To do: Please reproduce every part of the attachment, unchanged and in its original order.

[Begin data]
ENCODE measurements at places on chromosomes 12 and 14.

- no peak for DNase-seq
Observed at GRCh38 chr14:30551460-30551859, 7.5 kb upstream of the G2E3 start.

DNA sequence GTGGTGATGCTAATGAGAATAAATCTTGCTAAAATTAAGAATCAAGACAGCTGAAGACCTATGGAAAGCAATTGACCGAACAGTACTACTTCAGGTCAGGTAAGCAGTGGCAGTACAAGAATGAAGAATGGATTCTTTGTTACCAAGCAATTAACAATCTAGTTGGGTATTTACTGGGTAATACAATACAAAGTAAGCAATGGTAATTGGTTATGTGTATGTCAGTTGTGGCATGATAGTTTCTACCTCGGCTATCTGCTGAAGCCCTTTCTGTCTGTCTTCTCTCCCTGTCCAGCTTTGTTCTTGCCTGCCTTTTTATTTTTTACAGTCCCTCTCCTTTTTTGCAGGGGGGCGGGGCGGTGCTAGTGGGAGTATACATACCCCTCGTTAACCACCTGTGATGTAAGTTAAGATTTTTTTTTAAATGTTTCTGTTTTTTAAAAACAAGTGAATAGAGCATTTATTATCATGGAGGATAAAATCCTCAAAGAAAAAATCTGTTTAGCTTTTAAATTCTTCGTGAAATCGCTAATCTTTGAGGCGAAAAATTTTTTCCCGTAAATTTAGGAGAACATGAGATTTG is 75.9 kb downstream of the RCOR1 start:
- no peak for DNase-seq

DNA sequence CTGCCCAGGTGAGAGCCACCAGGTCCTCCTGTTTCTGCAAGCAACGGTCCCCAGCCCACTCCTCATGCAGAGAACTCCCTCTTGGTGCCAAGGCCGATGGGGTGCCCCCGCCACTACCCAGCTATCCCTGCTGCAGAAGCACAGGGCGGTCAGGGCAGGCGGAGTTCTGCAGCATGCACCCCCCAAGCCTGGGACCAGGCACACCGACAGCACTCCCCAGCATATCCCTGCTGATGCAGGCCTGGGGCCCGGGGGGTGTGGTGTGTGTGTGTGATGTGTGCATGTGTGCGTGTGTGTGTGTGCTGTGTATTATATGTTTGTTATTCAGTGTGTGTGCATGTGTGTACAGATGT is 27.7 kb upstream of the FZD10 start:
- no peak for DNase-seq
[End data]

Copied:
ENCODE measurements at places on chromosomes 12 and 14.

- no peak for DNase-seq
Observed at GRCh38 chr14:30551460-30551859, 7.5 kb upstream of the G2E3 start.

DNA sequence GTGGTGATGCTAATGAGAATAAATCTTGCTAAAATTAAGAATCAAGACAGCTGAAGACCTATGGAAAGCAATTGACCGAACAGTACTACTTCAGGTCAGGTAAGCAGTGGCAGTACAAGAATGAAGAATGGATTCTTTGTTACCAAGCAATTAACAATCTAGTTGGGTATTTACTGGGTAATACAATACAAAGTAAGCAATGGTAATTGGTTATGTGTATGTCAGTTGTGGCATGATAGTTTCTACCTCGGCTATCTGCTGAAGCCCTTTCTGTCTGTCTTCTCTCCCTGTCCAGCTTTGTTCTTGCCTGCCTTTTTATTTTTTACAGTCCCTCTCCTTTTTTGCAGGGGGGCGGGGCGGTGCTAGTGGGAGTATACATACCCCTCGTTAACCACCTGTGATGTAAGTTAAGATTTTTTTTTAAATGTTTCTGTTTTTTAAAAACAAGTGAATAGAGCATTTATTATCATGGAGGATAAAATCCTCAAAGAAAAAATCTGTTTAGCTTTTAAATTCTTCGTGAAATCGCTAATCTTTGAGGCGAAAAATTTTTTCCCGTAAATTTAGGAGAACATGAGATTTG is 75.9 kb downstream of the RCOR1 start:
- no peak for DNase-seq

DNA sequence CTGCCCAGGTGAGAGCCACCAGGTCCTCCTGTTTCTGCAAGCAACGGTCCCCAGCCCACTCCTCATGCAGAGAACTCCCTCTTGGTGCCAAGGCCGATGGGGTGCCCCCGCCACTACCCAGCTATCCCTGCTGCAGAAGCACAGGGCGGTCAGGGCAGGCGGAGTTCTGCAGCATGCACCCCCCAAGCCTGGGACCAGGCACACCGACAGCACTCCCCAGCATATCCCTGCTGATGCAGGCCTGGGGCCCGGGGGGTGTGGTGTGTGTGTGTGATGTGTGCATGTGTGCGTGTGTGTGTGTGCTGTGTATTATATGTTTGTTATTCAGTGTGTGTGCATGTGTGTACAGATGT is 27.7 kb upstream of the FZD10 start:
- no peak for DNase-seq